Starting this fall, Sotheby’s will present Contemporary Latin American Art within its New York Contemporary Art sales. This integration will expand the collector base for, and concentrate the broad appeal of, this dynamic and fast-growing area of collecting. Since pioneering the category in 1979, Sotheby’s Latin American Art sales have helped to establish the markets for avant-garde movements such as: Geometric Abstraction, Kinetic Art, Conceptual Art, Concrete and Neo-Concrete Art. Going forward this material will be sold in New York Evening, Day, Curated, and Online Contemporary Art sales. Latin American Art specialists, who are part of Sotheby’s Global Fine Arts Division, will collaborate with their Contemporary Art counterparts in the consignment and placement of these works in the marketplace while continuing to organize bi-annual Latin American Art Evening and Online auctions focused on 20th century modern art.
Axel Stein, Head of Department, Latin American Art commented: “When Sotheby´s inaugurated Latin American Art auctions at the end of the 1970s, works on offer were primarily figurative and Mexican. With the emergence and recognition of contemporary artists in Mexico, Brazil, Venezuela, Cuba, Colombia, and Argentina, amongst others, a new interest has developed in the marketplace much in parallel to numerous surveys by museums and world class galleries in the US and Europe. Our consignors and collectors will be thrilled to see these artists, who often worked and exhibited with their European and American peers, incorporated into the Global Fine Arts sales.”
Anna Di Stasi, VP/Specialist, Latin American Art added: “After a decade of exponential growth, the integration of Contemporary Latin American Art into our Contemporary sales will further expand global demand and appreciation for these artists. Our aim is to create a cross-cultural dialogue that acknowledges their remarkable contributions to the history of Western art.”
Allan Schwartzman, Chairman, Sotheby’s Global Fine Arts Division, commented: “A number of the collectors we work with have in recent years been collecting the art of great Latin American artists and quite naturally integrating their work into their collections of important American and European postwar art. But for many others, this initiative will open the door to new realms of brilliant, unique, and historically important artists—some of the most important of the last 70 years. We welcome this opportunity to guide Sotheby’s clients to discover what may appear to be a new world of great art, just as major art historians and museums from MoMA to the Tate have been doing more and more.“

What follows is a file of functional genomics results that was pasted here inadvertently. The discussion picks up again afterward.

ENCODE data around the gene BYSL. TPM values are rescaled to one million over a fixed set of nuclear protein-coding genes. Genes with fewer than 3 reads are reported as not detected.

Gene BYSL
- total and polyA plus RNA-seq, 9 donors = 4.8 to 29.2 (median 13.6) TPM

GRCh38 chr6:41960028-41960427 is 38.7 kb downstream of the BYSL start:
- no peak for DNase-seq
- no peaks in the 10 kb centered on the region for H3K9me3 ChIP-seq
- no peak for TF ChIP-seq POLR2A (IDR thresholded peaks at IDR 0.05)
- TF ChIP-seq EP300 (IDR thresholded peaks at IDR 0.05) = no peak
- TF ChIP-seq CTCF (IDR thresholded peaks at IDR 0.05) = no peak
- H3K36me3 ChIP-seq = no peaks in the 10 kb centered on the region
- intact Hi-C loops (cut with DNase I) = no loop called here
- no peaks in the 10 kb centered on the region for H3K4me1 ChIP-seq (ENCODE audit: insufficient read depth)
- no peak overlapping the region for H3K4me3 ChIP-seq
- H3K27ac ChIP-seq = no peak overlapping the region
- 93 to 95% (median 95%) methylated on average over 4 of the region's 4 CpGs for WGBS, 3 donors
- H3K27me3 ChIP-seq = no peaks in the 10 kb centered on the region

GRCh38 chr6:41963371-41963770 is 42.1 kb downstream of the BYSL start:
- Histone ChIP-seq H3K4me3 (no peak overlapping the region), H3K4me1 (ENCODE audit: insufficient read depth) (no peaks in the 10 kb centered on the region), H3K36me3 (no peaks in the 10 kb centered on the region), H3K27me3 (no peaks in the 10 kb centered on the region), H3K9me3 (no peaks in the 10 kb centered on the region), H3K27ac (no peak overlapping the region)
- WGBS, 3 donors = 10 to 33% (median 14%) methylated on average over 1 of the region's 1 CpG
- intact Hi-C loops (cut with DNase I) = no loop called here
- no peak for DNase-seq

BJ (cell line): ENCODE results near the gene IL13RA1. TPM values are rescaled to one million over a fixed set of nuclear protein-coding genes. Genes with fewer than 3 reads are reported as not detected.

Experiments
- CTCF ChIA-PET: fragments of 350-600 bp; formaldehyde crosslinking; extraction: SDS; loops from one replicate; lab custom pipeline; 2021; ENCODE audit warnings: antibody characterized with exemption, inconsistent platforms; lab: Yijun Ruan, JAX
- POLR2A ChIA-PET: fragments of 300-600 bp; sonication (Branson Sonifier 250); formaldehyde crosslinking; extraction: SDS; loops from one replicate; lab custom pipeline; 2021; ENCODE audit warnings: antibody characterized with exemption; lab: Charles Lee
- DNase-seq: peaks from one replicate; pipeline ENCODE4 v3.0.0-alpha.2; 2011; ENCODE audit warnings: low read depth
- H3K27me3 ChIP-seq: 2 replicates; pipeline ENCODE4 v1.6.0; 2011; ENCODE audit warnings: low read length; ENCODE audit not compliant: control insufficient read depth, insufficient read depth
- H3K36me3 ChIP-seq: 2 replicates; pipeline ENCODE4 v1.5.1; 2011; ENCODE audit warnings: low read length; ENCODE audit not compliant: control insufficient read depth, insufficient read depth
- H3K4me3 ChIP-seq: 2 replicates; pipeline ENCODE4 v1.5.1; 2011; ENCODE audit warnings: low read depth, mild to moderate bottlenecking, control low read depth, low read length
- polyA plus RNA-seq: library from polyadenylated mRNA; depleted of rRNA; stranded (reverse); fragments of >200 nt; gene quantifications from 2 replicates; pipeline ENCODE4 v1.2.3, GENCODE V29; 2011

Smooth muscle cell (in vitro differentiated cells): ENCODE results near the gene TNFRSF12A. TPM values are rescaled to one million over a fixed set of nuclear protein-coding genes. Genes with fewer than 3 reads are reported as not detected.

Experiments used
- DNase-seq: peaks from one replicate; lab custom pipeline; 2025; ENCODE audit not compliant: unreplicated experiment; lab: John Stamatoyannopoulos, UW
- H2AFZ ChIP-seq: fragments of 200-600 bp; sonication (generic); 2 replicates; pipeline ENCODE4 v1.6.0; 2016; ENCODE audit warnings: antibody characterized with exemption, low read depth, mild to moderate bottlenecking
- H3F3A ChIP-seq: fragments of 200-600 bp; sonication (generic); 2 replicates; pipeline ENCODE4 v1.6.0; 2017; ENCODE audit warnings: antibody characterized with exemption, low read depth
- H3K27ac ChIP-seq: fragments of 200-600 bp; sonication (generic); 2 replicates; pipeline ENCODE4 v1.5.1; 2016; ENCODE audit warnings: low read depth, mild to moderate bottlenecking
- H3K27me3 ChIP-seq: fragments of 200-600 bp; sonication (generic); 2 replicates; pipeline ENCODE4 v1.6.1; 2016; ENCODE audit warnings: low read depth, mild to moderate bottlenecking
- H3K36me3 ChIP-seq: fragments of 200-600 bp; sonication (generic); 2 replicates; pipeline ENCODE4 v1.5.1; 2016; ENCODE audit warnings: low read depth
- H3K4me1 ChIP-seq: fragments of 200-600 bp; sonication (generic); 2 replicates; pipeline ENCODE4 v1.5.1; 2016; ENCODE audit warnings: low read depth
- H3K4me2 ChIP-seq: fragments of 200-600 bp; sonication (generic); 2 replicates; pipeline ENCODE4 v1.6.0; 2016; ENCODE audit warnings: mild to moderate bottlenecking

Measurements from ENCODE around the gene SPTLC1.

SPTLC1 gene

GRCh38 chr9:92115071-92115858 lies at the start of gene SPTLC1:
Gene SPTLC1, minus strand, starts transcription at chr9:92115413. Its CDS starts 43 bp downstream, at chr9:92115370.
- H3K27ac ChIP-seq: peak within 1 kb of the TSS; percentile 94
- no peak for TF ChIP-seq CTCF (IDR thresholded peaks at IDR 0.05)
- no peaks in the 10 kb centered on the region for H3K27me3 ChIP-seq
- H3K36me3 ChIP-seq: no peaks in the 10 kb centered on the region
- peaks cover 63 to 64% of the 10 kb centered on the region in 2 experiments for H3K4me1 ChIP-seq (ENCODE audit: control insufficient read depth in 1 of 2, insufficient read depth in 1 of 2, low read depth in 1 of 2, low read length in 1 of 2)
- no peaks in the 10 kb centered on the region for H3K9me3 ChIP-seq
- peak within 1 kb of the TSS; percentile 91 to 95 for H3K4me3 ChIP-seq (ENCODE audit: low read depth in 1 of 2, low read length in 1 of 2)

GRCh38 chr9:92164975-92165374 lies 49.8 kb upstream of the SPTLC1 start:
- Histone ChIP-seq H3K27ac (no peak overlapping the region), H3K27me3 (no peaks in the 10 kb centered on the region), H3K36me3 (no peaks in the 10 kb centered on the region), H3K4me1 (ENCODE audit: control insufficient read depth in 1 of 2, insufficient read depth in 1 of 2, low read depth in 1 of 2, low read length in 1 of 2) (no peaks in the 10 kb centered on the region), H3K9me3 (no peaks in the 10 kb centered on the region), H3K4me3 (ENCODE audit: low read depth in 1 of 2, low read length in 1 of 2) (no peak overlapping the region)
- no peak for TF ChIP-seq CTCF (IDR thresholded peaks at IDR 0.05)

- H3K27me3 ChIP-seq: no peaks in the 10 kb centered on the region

The shift comes after outstanding prices were achieved for two leading Latin American artists in Sotheby’s Contemporary Art Evening sale this past May: Mira Schendel’s Untitled, 2 from the series droguinhas (little nothings) (1966) which sold for $1,512,500 (est. $1.2/1.8m) and Sergio Camargo’s, Untitled (Relief No. 19/46) which fetched $1,572,500 (est.$1/1.5m); strong results that confirmed the international appeal of this collecting category.
Within the last decade, Latin American artists have received significant institutional recognition most notably through landmark retrospectives and exhibitions such as: Lygia Pape (Brazil) at the Met Breuer in New York; Doris Salcedo (Colombia) at the Art Institute of Chicago and the Guggenheim Museum in New York; Hélio Oiticica (Brazil) and Carmen Herrera (Cuba) at the Whitney Museum, New York; Gabriel Orozco (Mexico), León Ferrari (Argentina), Mira Schendel (Brazil) at Tate Modern and The Museum of Modern Art, New York; and Lygia Clark (Brazil) at The Museum of Modern Art, New York; Gego (Venezuela) and Carlos Cruz-Diez at the MFA Houston; Beatriz Milhazes (Brazil) and Julio Le Parc (Argentina) at the Pérez Art Museum in Miami, amongst others.